in the port of Rotterdam, with its history of wildcat strikes, to defend
Recent events have underscored the very real possibility of mobilizing
workers action against the imperialist war. But to achieve this, it is
necessary to combat the betrayals of the pro-capitalist union misleaders
and the pacifist illusions spread by the “antiwar” popular front. A February
28 VVI leaflet reporting on the Rotterdam worker/immigrant demonstration
“Behind a banner with the slogans, ‘Boycott Weapons Transport!’ and
‘Workers Strikes Against the War!’ some 50 participants, including Dutch,
Turks, Moroccans and other immigrants, marched through the Tarwewijk area
toward the port area of Waalhaven, four kilometers away. Our loud chants
of ‘Defend Iraq’ and ‘Boycott the weapons’ echoed through the streets and
attracted attention. This highly necessary step toward mobilizing the workers
movement, immigrants and youth against the war on Iraq was undertaken by
the Arbeiders Initiatief ‘Stop Wapen Transporten’ (Workers Initiative to
Stop Weapons Transport), a united front initiated on a few days’ notice
by the Verbond voor de Vierde Internationale.
“Upon arriving at the pier, where a production facility of the Steinweg
Handelsveem (which loads and unloads U.S. war materiel) is situated, we
marched toward its gate. Our way was barred by a security guard with a
watchdog and three police cars. An attempt was made to speak with the Steinweg
workers, but this was refused, and with our loud voices we sought to send
the message of international workers solidarity over the huge green gate.
“A speech by a representative of the VVI explained the need to defend
Iraq through the call for workers action against the war, including trade-union
boycotts and strikes. He also emphasized defense of the immigrant population,
which is under constant racist attack as imperialist war in Afghanistan
and elsewhere is brought home. Our call for ‘Full citizenship for all immigrants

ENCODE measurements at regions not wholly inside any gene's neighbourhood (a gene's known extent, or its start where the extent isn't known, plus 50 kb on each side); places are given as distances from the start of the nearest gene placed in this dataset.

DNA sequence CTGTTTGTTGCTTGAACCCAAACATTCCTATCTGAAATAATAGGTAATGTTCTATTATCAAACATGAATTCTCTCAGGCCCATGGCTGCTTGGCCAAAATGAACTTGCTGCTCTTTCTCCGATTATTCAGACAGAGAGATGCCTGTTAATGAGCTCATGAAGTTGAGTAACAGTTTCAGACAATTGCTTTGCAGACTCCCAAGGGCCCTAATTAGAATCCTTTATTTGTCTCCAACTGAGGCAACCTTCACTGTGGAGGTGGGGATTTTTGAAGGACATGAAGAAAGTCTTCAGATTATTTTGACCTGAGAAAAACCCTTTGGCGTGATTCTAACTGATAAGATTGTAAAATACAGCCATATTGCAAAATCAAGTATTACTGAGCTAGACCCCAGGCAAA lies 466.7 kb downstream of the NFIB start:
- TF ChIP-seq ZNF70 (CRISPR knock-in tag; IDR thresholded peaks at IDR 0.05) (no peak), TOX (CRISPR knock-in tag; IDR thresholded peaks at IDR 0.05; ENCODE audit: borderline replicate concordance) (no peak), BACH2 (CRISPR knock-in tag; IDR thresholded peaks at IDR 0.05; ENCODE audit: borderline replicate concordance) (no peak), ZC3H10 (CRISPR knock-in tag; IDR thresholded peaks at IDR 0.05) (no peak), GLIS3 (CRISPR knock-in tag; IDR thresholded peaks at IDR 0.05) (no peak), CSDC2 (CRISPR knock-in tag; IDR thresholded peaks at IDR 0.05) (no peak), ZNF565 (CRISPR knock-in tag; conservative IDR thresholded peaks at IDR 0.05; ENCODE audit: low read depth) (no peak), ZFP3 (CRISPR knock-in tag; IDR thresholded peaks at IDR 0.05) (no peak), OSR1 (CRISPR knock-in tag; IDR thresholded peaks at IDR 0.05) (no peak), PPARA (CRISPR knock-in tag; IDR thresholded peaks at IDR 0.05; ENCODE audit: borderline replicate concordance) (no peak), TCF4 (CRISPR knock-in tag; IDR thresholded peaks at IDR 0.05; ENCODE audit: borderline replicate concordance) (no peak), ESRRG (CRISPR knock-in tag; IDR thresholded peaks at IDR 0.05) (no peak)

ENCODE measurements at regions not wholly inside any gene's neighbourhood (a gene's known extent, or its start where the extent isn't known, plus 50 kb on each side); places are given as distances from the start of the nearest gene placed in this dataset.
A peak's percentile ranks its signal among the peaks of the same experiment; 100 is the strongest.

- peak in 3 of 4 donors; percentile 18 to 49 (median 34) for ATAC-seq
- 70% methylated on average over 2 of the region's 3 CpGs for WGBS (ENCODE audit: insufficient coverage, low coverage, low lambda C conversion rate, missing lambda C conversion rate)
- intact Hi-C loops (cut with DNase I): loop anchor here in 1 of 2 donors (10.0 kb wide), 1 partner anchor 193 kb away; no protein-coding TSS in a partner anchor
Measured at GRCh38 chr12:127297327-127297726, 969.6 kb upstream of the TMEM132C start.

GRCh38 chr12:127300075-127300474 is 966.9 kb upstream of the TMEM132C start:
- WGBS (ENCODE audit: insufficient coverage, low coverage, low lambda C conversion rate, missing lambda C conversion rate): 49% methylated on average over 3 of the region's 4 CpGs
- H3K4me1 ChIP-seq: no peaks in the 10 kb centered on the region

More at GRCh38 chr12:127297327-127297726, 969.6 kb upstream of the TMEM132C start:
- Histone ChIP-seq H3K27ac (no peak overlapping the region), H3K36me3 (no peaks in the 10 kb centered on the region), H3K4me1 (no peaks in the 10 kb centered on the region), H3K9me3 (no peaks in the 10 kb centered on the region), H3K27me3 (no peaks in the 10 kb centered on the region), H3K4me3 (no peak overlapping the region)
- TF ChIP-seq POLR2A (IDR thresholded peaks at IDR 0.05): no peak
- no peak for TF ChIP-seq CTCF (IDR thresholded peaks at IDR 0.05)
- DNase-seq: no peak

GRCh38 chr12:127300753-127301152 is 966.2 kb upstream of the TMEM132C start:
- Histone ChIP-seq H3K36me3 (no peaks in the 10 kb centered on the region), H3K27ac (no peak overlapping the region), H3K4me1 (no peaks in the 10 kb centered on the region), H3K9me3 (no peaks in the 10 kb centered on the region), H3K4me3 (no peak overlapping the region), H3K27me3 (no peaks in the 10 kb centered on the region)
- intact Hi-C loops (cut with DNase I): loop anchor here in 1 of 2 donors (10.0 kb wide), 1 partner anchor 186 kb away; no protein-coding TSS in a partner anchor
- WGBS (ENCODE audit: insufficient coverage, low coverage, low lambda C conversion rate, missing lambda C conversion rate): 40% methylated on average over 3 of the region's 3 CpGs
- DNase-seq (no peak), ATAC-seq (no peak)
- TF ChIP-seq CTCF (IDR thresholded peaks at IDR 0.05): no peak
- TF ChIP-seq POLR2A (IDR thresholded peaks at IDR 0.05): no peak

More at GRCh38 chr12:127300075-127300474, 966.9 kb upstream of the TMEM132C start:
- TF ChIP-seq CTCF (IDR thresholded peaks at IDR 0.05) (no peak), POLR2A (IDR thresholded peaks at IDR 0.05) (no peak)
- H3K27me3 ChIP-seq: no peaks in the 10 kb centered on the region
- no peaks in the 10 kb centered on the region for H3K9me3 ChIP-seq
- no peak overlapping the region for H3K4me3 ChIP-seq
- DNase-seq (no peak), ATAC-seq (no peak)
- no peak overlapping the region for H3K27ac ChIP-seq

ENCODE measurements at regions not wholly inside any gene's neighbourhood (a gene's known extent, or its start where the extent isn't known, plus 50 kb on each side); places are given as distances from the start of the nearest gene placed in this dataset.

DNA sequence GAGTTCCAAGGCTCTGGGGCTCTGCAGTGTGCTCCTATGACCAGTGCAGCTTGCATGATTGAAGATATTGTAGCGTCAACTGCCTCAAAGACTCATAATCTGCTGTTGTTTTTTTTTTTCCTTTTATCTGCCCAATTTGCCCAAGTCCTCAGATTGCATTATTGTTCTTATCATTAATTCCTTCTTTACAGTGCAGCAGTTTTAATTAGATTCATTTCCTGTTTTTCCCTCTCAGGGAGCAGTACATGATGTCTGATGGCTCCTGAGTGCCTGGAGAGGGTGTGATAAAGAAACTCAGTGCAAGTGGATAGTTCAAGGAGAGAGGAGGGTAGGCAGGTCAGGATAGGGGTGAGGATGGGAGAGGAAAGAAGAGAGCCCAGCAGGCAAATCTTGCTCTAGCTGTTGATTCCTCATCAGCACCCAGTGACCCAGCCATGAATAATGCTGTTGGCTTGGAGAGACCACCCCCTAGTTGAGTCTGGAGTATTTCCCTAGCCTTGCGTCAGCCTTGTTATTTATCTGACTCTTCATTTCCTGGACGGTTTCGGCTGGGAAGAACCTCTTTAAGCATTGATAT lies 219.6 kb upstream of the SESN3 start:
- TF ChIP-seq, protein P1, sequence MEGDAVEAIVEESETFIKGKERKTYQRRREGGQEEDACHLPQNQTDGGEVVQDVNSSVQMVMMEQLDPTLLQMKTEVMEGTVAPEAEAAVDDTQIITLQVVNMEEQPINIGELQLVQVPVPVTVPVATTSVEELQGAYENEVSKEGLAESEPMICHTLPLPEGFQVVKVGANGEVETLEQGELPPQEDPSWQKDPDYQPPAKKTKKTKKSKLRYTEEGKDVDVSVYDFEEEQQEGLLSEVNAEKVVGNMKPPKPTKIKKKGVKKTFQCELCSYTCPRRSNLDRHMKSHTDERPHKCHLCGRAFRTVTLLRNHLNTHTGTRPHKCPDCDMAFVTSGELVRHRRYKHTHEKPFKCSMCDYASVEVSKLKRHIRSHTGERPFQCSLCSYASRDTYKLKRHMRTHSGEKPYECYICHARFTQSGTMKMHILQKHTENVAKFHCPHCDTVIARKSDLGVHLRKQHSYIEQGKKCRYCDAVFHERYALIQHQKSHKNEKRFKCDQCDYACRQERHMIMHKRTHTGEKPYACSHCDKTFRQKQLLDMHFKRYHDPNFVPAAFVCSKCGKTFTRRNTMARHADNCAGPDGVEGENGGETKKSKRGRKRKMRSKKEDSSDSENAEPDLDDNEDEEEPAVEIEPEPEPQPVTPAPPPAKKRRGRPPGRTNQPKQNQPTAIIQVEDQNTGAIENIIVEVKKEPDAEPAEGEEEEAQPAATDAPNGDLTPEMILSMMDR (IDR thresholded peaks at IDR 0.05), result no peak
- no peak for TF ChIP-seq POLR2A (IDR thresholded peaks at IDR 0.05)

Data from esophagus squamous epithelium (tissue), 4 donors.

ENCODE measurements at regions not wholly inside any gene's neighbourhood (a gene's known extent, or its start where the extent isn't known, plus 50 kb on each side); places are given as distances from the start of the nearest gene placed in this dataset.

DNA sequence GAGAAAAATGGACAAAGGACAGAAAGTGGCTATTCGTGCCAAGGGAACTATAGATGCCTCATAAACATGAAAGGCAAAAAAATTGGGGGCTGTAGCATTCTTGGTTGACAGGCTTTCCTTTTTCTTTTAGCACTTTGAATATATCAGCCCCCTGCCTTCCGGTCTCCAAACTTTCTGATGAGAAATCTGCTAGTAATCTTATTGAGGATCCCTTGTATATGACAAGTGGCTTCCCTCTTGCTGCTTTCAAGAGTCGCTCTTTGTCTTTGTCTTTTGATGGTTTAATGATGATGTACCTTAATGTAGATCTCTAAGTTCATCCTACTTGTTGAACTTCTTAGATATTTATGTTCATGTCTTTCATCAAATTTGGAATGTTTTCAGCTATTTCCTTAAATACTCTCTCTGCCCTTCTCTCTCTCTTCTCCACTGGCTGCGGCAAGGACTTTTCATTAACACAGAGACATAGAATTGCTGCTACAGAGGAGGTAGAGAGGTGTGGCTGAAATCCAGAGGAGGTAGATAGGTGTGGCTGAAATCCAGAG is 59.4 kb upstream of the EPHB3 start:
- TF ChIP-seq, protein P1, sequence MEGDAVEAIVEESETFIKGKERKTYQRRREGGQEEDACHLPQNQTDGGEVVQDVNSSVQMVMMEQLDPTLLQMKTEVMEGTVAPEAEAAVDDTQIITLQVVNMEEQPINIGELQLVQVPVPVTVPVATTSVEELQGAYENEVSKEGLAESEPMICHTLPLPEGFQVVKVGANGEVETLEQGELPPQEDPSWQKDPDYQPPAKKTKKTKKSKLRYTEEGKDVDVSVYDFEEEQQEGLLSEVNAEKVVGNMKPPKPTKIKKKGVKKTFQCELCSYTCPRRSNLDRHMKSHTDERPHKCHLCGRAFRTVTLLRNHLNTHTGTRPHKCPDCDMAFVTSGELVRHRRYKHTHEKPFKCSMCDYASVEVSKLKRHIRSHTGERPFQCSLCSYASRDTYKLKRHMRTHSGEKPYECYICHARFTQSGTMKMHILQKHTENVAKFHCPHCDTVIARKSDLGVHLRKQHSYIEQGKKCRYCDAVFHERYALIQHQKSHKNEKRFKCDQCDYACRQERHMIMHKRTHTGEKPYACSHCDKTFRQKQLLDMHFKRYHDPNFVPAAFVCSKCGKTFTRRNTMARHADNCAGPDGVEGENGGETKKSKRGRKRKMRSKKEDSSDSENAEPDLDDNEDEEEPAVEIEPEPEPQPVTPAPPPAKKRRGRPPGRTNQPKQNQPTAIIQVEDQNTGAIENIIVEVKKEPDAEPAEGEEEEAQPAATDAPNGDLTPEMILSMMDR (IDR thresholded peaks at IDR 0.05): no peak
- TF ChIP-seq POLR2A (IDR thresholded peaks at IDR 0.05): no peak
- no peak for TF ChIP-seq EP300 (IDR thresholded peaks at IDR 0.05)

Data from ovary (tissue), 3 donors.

and their families’ received loud applause. Plans were announced to get
together in the near future to go beyond this initial act toward a boycott
of arms transport and workers strikes against the war.”
“Train cars carrying an arsenal of jeeps, heavy trucks and
tanks for NATO arrive daily in Rotterdam, bloody cargos of death and destruction
aimed at the Iraqi people.
“This must be stopped! The working class has the power to make this
happen. In Scotland, railway engineers stopped a munitions train in January.
This last weekend, Italian rail workers and antiwar activists blocked a
train with war materiel. There are numerous reports of significant opposition
among workers of the Raillion freight company to transporting war goods.
But the FNV (Netherlands Labor Federation) has declared that … it has no
position on the massacre of thousands upon thousands of Iraqis.
the union bureaucrats are following the leadership of the Labor Party (PvdA)
which junked its so-called ‘opposition’ to the war in order to jump into
bed with the Christian Democrats (CDA) in a rerun of the ‘Purple’ cabinets
[of the ‘red’ social democrats and ‘blue’ liberals which governed the Netherlands
for most of the last decade]. Down with class collaboration! While Stalinist
and social-democratic reformists call to ‘Stop USA’ and look to the European
imperialists, the League for the Fourth International instead calls for
the defeat of all the imperialists, not only the blood-soaked U.S. and
British but also the Dutch imperialists who bomb the Afghan population
with their F-16s and occupy former Yugoslavia in the name of NATO.
“Imperialist war at home means racist raids and police surveillance
everywhere, an assault on the entire multi-national, multi-ethnic working
class. Dockers and railway workers are under attack by decaying Dutch capitalism.
‘Liberalization’ of the ports and more layoffs on the railways and at the
ECT container terminals are threatened. The profit motive has meant that
at the ECT Maasvlakte oil terminal in Rotterdam, six workers were recently
injured because of a chemical leak. Unemployment and repression are hitting
“The war on Iraq is also a war on workers ‘at home.’ We must defeat
the bosses’ war in order to end the endless wars. We must crush the capitalist
system that breeds death and poverty, by fighting for international socialist
revolution. What’s needed to turn things around is not a call on the good
will of mankind, such as the Socialist Party does, but on the workers against
this bloody war, to win our fellow workers to carry out genuine workers
actions against the war. Instead of parading with candles, the League for
the Fourth International has from the outset called for mobilizing workers
power against the war.”
– Verbond voor de Vierde Internationale (League for the Fourth International)
28 February 2003
February Strike of 1941
The recent protests against the transport of war materiel through the
Netherlands for the imperialist invasion of Iraq were called for February
25, the anniversary of the 1941 mass strike that against the World War
II German occupation regime and its deportation of Jews. The “February